Grappling with a historically low planning reserve margin of 7.4%, owing to a mass of coal plant closures, the Electric Reliability Council of Texas (ERCOT) is forecasting record electric use this summer and warns it could issue energy alerts at “various times.”
ERCOT said its March 5–released final Seasonal Assessment of Resource Adequacy (SARA) for the upcoming spring season (March to May) and its preliminary assessment for the summer season (June to September) suggest the independent system operator (ISO), which manages about 90% of Texas’s electric load, faces markedly tighter supply scenarios this summer.
“Prior to each season, we consider a range of potential risks to determine whether there will be sufficient capacity to meet the expected peak load forecast,” said ERCOT President and CEO Bill Magness in a statement on March 5. “In all of the scenarios studied, we identified a potential need to call an energy alert at various times this summer.”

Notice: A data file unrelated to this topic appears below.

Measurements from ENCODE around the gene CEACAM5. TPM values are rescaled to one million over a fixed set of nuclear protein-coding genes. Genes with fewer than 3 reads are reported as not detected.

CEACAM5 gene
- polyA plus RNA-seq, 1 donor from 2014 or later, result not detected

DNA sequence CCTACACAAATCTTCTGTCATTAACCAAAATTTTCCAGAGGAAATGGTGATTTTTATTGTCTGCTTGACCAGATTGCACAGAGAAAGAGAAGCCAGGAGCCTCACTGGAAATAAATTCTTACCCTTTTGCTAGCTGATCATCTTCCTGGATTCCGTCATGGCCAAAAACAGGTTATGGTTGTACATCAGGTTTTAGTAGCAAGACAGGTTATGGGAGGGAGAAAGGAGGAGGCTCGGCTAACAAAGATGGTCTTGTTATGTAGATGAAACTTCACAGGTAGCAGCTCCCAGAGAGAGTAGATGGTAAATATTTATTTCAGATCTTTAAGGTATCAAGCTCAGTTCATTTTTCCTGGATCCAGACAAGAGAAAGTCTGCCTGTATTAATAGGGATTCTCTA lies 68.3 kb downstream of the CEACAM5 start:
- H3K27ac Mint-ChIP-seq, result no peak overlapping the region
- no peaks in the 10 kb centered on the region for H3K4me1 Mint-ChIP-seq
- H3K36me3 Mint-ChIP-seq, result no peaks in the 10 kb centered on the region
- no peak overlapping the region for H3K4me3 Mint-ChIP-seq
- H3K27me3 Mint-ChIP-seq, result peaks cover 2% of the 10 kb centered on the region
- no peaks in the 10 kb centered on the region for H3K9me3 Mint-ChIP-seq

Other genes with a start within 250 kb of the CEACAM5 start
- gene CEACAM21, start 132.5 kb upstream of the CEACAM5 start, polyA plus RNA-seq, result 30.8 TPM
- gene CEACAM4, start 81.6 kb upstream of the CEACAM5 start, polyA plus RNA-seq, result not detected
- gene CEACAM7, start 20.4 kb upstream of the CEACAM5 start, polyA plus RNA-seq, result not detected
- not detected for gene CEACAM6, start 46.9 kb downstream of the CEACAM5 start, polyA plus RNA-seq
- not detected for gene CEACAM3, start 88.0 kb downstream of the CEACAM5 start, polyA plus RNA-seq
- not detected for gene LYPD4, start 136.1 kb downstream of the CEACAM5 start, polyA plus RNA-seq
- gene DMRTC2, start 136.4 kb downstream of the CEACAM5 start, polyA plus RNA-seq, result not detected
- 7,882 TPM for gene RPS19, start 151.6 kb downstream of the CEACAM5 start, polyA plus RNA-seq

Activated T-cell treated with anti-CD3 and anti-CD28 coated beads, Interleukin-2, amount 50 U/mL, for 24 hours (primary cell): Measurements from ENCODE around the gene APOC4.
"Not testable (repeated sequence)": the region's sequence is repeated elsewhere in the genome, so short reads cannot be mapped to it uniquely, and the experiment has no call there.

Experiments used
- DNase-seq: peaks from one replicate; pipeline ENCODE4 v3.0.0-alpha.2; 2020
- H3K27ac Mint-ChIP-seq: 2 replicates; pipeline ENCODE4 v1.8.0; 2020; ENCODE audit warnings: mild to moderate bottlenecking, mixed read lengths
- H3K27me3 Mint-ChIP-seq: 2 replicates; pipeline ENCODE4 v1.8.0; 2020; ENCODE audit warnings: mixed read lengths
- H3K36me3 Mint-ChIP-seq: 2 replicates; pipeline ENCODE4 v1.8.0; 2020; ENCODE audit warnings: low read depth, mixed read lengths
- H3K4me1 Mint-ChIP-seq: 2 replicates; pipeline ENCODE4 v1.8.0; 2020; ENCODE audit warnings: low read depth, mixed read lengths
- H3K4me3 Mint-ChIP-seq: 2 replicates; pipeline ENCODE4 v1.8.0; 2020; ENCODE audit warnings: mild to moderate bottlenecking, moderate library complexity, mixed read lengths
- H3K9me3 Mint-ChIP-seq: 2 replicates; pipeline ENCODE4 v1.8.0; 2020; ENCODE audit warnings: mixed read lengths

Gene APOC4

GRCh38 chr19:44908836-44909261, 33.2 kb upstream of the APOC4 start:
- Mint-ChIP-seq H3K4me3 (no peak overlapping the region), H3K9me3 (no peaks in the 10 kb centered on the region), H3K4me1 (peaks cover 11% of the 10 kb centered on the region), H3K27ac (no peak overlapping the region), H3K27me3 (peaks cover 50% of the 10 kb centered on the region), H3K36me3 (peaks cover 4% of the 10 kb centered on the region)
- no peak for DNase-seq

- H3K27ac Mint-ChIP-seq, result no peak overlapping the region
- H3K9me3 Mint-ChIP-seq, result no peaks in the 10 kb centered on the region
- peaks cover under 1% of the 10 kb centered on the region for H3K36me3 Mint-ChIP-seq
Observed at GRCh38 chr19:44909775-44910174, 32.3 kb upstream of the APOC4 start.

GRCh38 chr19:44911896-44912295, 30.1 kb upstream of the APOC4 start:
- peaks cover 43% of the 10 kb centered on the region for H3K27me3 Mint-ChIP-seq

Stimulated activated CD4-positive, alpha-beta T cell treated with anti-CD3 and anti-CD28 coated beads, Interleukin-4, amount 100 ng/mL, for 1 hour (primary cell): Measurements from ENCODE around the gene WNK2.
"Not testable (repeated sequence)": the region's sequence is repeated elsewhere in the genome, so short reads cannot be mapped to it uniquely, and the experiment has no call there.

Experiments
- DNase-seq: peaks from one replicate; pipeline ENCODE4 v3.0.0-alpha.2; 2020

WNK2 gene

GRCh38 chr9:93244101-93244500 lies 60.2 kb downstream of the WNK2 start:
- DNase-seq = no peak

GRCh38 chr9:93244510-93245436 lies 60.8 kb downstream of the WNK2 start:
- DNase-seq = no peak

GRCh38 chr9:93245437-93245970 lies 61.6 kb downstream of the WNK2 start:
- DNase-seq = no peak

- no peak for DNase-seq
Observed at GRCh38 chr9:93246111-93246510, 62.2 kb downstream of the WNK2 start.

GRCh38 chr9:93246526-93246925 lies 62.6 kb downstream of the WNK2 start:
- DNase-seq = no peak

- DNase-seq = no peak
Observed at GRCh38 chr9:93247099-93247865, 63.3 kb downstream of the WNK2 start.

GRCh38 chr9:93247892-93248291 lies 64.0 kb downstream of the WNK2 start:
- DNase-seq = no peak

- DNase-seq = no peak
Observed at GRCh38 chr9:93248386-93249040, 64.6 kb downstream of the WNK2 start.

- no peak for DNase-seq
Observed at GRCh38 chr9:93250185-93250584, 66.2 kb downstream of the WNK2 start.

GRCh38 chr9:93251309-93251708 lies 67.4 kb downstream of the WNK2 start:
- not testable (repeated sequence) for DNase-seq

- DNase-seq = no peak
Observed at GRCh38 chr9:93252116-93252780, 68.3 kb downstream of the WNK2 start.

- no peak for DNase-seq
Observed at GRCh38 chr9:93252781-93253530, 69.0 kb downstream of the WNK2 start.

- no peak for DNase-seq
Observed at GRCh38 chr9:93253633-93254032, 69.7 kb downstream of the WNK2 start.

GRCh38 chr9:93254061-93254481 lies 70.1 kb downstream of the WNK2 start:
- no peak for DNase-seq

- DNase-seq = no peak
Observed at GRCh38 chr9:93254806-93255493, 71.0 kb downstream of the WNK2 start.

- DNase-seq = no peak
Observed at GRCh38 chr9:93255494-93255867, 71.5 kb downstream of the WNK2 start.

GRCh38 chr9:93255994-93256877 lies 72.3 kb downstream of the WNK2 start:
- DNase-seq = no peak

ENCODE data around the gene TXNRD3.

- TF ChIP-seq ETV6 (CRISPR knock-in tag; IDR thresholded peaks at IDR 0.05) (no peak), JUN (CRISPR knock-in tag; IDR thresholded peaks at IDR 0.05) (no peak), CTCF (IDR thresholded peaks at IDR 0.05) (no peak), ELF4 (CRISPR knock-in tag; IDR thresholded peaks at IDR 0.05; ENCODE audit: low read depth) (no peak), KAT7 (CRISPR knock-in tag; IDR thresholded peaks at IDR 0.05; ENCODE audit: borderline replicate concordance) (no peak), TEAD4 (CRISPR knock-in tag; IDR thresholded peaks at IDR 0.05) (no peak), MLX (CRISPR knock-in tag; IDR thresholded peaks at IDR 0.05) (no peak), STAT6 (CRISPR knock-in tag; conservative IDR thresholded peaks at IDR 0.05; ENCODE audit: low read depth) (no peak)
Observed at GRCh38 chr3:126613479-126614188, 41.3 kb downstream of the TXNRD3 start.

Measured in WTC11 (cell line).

When ERCOT declares an alert, it “can then take advantage of additional resources that are only available during scarcity conditions,” the grid operator noted. “These resources include demand response products, resources that are normally set aside to provide operating reserves (including contracted load reduction from some industrial facilities), additional generation or imports from neighboring regions and voluntary calls for conservation by consumers.”
The preliminary summer SARA report (a final version is to be released in May 2019) includes a 74,853 MW summer peak load forecast based on normal summer peak weather conditions for 2003–2017.
However, the ISO’s total resource capacity for the upcoming summer is expected to be 78,154 MW—though only about 64,952 MW will be from operational baseload thermal and hydropower capacity. For the rest, ERCOT will depend on switchable capacity (3,516 MW); capacity from private use networks (3,437 MW); non-synchronous ties capacity contributions (430 MW); and coastal and non-coastal wind, and solar capacity contributions (5,884 MW).